Are these marks of power and development elements of what Hayden King and Shiri Pasternak call the "infrastructure of theft" – "forms of land use [that] fence off access points to traplines and waterways, impede access to sacred and ceremonial sites, erode sensitive areas, and fragment the land base, prohibiting the establishment of viable and sustainable economies"?5 The site of Burnaby Mountain, vitally important to the xʷməθkwəy̓əm, Skwxwú7mesh, səl̓ilw̓ətaʔɬ, and kʷikʷəƛ̓əm peoples that intersect on this terrain, registers all the elements of "extraction, industrial development and conservation regimes" that Land Back discusses, including the Burnaby Mountain Conservation Area, Kinder Morgan's Burnaby Terminal & Tank Farm, the route of the Trans Mountain pipeline, BC Hydro's System Control Tower, UniverCity, and the 170 hectare campus of SFU. Can these superimpositions be interpreted as marks of dissociation from responsibility to the land; as containers for remote control? What is an embassy, really? A diplomatic mission, a reification of distant power.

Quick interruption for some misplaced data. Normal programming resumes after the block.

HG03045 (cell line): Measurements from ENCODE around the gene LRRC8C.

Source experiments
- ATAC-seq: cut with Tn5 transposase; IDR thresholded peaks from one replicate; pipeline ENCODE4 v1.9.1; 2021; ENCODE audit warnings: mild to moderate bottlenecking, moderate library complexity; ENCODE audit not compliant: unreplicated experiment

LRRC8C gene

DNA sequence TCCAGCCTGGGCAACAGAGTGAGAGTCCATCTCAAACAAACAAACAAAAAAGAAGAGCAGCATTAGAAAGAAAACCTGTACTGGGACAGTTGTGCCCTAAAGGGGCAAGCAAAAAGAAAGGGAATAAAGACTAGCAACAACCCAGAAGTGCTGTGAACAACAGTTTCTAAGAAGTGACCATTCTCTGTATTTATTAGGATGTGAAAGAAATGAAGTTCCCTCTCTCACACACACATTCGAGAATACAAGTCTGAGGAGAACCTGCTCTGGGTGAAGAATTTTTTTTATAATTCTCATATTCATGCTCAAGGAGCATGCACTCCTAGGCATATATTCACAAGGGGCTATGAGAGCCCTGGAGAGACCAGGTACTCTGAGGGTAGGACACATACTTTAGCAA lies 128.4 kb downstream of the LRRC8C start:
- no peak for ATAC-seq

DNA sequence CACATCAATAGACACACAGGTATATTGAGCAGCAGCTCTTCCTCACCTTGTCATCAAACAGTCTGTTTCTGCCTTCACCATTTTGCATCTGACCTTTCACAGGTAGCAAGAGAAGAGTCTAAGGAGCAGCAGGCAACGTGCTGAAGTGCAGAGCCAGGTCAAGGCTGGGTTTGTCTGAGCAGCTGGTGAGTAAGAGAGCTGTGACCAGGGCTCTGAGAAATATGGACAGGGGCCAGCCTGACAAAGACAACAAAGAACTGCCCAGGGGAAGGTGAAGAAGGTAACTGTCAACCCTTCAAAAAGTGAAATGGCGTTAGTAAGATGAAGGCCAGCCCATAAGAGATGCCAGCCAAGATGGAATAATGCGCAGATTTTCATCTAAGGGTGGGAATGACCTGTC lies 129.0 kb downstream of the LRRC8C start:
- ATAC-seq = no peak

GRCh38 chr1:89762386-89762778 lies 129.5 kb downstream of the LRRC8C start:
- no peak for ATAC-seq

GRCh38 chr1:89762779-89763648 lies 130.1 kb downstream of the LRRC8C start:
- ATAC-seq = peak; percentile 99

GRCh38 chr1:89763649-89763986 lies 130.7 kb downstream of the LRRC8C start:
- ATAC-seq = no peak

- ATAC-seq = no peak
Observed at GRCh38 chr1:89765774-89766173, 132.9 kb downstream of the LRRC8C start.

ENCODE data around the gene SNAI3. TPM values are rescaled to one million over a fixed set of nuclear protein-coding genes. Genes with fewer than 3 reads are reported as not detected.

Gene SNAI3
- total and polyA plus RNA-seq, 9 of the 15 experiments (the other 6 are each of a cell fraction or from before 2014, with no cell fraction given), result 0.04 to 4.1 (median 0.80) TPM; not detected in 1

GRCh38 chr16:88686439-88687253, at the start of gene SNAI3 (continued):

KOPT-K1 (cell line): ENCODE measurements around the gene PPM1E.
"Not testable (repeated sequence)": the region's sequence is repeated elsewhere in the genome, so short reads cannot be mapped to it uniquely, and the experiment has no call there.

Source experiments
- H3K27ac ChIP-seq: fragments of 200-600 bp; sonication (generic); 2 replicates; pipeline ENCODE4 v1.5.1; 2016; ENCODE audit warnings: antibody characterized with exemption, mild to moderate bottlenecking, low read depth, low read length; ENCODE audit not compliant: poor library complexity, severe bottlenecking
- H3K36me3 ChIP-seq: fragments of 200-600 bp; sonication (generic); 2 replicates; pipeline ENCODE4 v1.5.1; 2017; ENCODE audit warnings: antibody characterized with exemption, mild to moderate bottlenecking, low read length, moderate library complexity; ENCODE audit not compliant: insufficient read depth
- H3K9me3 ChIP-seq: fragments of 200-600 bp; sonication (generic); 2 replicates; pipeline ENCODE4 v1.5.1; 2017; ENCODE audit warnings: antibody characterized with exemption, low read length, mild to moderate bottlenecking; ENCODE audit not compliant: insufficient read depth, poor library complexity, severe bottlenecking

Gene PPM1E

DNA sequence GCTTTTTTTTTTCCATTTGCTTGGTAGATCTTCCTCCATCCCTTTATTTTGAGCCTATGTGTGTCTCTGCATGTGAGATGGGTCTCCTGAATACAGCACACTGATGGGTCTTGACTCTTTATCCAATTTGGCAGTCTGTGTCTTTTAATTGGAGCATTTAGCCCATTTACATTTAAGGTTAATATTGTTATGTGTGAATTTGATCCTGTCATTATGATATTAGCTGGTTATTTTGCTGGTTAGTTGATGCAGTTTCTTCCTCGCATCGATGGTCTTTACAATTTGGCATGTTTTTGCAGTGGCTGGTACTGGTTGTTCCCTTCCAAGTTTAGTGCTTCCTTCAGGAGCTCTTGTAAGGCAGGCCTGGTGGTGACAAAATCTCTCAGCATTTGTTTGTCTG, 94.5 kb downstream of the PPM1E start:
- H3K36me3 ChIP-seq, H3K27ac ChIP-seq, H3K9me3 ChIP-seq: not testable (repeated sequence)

As I descend the mountain, I think about what Michi Saagiig Nishnaabeg scholar Leanne Betasamosake Simpson calls "the hard work of being present".6 In the making of marks – our superimpositions that add to, abstract and conceal – how can we show up, be present and take responsibility for the scripts we write and rewrite on the land? Mountain Embassy prompts consideration of both the flimsiness and the threat of these impositions, these seemingly innocuous things7 that arrive as proxies for power that is not of this place. Both the work itself and my journey to see it are active agents in the making of marks, and I feel compelled to tread lightly, move slowly and peel back some of the layers of where I am right now. 

Cedric Bomford, Mountain Embassy, installation view at SFU Gallery, 2019. Photo: Blaine Campbell.

Laura Kozak is a design researcher, organizer and mom to two. A core interest in collaborative design of the urban environment informs her research and teaching practice. Recent projects and publications include Sticks, Loops, Land with Charlotte Falk and Jean Chisholm (2019), Infinite Mappings, with Rebecca Bayer (Access, 2015) and Open Source City, in Now Urbanism: The Future City if Here (Routledge, 2014). Kozak is the president of 221A Artist Run Centre Society and teaches at Emily Carr University. She holds a BFA from Emily Carr University and an MASArch from the University of British Columbia.